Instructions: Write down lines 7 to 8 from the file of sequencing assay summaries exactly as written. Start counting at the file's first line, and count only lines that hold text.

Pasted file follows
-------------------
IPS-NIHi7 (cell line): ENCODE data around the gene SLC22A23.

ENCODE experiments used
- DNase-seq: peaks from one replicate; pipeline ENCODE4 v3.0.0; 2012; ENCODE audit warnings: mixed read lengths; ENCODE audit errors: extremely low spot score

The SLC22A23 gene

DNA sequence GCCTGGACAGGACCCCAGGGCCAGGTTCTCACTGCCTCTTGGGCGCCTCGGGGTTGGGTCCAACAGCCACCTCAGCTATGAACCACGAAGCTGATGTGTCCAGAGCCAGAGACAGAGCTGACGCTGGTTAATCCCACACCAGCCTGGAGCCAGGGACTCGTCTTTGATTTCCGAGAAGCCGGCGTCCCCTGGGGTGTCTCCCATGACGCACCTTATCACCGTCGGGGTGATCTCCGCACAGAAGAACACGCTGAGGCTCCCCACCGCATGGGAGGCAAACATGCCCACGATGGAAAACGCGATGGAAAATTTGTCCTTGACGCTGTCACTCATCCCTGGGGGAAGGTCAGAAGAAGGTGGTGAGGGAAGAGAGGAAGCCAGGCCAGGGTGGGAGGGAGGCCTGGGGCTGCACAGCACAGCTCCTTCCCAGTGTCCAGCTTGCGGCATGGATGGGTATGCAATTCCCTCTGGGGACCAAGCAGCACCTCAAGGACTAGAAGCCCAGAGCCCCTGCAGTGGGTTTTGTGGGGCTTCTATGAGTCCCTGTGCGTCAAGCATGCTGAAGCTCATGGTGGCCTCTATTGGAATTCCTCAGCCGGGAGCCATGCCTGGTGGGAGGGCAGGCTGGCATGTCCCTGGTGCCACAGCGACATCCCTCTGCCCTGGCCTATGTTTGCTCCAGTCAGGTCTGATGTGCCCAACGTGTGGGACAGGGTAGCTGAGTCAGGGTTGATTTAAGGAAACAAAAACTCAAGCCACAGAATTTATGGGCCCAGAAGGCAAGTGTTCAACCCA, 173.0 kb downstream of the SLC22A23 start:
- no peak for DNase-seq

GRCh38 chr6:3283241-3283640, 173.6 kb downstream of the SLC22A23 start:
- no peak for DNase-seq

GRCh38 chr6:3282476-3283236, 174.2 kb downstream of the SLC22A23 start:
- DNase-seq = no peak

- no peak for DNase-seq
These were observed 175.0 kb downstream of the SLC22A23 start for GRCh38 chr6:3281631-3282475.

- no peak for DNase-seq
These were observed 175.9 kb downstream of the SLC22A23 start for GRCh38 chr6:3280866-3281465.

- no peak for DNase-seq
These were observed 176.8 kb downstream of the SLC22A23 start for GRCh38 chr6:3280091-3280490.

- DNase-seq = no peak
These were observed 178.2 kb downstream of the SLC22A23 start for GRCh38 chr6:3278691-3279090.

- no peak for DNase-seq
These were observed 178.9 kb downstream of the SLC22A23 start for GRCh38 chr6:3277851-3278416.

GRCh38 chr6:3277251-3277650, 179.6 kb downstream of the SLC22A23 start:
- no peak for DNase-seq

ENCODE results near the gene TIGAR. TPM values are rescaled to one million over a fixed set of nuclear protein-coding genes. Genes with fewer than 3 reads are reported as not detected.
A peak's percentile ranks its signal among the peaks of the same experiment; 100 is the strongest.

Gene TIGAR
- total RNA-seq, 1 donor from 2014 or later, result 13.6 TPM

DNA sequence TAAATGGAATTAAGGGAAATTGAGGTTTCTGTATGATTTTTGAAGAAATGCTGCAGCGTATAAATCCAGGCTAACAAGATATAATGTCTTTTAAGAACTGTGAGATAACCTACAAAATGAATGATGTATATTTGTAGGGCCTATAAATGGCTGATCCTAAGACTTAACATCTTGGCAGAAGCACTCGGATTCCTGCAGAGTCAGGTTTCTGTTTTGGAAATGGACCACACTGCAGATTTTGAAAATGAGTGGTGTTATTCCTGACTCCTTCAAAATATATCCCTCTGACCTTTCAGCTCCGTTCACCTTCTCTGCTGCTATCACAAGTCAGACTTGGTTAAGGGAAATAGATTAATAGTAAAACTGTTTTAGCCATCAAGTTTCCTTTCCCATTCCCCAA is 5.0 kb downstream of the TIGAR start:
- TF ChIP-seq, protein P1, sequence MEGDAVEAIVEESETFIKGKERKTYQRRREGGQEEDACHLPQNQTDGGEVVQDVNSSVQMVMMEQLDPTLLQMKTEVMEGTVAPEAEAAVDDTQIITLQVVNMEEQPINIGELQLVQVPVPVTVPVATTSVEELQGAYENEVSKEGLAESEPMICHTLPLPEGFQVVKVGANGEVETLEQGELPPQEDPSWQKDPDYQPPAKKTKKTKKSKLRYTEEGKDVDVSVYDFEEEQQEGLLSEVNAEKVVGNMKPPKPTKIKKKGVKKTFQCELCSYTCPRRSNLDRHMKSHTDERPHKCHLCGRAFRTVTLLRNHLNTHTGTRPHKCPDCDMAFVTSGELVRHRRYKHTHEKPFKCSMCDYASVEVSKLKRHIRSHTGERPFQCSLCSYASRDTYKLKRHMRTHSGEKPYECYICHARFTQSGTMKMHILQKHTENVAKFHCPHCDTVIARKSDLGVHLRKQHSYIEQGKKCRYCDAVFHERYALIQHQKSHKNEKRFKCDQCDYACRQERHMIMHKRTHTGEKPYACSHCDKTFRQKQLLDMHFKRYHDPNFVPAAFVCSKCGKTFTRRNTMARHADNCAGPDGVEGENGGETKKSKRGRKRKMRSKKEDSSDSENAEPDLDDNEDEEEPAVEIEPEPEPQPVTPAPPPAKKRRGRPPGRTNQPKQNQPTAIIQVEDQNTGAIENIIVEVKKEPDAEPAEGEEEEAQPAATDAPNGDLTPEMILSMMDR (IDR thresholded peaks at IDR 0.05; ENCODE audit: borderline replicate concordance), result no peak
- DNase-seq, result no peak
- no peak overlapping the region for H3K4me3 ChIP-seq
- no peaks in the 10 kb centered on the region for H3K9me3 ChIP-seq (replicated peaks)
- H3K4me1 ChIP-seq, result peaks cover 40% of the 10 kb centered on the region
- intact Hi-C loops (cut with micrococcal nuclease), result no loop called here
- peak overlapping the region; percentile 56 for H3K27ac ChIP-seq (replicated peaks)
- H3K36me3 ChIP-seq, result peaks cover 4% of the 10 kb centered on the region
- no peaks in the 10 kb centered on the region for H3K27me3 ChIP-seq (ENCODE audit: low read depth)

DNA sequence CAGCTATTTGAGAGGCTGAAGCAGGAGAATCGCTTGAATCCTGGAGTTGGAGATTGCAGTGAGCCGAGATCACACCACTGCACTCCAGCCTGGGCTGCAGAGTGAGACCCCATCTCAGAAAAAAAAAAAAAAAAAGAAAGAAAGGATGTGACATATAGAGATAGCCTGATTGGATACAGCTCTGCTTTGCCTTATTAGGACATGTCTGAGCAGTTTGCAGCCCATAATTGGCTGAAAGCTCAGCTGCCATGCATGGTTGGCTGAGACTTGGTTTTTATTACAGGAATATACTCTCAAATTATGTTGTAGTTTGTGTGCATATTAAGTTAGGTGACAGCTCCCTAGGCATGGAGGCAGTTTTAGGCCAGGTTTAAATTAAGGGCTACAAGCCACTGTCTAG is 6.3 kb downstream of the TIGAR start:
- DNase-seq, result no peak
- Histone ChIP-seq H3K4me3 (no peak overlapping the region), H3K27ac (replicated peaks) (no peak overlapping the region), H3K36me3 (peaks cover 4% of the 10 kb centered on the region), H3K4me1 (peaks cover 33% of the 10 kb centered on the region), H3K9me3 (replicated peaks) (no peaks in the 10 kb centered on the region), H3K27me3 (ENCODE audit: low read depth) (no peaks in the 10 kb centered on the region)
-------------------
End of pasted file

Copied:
GRCh38 chr6:3283241-3283640, 173.6 kb downstream of the SLC22A23 start:
- no peak for DNase-seq